Dis-content

I was at a conference recently and there was a lot of chat about content.

For me, that word has simultaneously become one of opportunity and one of dismay and I think (other) agencies can often be on the wrong side of the equation.

The agency speaker at this conference was your archetypal creative guy – a beard and a presentation full of Gifs.

He talked through examples of his agency’s work which included nice Vines, a few videos and some animations.

We heard how the ideas came from the ‘content team’ - all of whom are fluent in zeitgeist so the content developed is always ‘on fleek’ - and how it was distributed online.

But that is where he stopped. Job done. There was no reference at all to how much the activity contributed to the client’s commercial objectives.

The omission was further compounded by the fact he was followed by two in-house speakers, also talking about content, both of whom focused on the commercial value to their business.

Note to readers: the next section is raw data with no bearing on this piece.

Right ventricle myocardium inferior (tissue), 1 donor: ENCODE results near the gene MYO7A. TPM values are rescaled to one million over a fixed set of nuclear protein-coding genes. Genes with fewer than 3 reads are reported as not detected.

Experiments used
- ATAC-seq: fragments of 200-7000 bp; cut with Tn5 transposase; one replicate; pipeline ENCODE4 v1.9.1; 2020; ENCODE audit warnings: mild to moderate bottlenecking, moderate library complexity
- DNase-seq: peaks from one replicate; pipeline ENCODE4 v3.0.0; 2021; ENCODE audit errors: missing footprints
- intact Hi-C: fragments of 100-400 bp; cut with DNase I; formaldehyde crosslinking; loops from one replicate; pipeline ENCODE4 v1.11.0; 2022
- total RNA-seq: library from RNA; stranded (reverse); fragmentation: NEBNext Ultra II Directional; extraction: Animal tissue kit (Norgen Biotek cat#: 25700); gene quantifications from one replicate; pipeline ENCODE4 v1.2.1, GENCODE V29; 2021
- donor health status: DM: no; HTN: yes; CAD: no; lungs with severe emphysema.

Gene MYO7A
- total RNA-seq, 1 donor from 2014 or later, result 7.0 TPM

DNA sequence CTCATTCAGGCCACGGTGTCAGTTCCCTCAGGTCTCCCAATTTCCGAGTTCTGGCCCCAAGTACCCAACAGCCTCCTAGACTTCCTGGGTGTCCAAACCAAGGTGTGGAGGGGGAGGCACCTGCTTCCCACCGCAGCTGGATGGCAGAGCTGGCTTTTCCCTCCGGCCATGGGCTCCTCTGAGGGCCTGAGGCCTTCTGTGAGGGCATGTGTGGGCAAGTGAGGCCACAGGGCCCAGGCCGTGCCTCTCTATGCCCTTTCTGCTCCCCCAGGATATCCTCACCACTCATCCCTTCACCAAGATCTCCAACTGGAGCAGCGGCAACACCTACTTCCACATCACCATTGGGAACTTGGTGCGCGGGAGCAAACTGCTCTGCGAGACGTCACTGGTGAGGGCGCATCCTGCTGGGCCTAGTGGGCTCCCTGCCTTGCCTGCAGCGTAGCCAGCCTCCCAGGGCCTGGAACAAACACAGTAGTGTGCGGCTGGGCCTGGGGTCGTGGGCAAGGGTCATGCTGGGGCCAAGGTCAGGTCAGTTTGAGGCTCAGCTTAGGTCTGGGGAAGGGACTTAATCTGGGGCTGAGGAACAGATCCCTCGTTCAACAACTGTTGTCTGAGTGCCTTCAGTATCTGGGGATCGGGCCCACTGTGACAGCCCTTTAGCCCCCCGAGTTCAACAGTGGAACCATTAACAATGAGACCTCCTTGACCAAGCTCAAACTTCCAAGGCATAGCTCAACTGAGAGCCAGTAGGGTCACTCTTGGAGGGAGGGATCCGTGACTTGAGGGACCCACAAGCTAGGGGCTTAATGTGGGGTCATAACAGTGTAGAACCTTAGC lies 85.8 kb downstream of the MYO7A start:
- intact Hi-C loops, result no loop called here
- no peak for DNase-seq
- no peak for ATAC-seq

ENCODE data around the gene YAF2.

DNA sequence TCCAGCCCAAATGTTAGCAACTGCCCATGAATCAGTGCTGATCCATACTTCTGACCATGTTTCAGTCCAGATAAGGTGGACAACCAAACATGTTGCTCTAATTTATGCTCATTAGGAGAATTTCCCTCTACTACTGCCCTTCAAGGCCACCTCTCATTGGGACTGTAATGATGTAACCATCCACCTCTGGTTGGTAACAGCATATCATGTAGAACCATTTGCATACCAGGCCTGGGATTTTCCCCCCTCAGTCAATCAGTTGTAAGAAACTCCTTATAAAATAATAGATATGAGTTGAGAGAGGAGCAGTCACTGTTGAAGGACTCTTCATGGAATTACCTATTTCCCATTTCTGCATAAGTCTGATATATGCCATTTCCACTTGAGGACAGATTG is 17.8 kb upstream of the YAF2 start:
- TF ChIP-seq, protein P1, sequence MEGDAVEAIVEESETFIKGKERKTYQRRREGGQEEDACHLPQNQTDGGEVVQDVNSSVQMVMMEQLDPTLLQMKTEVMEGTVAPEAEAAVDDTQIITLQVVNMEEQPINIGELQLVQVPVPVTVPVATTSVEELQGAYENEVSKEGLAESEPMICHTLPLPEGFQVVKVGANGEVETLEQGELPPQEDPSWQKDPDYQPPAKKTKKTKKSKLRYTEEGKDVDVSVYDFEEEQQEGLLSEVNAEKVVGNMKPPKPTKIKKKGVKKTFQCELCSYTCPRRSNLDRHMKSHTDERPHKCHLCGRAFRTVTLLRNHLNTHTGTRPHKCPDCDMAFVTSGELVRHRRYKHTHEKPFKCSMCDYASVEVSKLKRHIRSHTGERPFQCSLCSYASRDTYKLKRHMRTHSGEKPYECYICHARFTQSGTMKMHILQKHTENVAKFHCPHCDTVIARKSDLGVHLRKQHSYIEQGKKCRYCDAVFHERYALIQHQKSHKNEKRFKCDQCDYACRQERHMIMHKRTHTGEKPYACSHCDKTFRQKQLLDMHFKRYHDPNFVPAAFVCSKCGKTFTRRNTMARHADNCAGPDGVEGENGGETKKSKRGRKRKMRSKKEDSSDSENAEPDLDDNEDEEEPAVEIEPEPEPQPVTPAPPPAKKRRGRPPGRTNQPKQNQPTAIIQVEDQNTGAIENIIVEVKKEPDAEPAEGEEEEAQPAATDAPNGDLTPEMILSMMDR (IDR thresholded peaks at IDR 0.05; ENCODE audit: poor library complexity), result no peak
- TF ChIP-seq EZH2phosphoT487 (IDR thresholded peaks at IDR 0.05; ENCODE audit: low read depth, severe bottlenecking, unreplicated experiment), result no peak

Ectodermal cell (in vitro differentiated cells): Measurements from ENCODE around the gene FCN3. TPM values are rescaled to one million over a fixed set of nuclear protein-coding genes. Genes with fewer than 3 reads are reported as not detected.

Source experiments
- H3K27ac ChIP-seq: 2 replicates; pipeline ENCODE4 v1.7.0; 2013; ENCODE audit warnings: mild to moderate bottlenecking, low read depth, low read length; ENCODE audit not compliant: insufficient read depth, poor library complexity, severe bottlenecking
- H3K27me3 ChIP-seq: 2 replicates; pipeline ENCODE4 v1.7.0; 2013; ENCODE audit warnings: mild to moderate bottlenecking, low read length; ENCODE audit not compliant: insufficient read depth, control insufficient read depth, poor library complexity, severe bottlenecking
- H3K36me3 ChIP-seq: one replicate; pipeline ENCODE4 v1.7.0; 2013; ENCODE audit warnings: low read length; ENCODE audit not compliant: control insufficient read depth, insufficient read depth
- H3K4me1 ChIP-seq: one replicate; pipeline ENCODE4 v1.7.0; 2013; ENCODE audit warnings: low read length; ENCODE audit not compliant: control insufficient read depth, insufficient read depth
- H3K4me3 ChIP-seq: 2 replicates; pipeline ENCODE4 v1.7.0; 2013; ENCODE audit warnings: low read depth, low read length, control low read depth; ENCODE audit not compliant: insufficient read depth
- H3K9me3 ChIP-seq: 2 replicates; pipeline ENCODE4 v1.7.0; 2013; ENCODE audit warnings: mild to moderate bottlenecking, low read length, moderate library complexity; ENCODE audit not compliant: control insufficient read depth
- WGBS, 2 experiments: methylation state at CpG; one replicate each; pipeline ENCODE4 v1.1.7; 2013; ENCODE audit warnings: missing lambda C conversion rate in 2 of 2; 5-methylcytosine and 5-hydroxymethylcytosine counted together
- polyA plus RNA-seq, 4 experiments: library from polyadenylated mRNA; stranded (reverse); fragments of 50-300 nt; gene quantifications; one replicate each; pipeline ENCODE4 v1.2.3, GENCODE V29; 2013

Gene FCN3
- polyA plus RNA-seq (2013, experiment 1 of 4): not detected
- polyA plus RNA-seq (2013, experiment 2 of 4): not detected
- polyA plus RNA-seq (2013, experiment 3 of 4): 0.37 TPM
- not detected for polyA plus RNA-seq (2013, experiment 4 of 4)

What was important to the agency looked to be completely at odds with what was important to the client.

I can see why that is often the case. The client wants an idea that delivers a measurable commercial benefit to the business. The agency wants to do the creative, memorable work that will get noticed by peers and media.

In communications, true creativity is delivering both.

Content has become a catch all term that clients and advisors think they need to be doing. But that attitude risks the organisation becoming publishers to entertain.

Unless entertainment is your business, that won’t do much for you commercially on its own.

Multiple agencies from all disciplines are suggesting content ideas to their clients, making it hard for them to see the wood for the trees.

If I was on the other side of the table considering a digital content idea I would want to know the answer to some important questions.

Who is engaging with the content? What data I can feed back to Business Development? What marketing permissions can I get from those audiences?  What does reach and engagement look like per channel so I can apportion promotional spend? What does that equate to as cost per engagement measure?

Only when you have both creativity and commercially useful data can you show the true worth of content-led campaigns.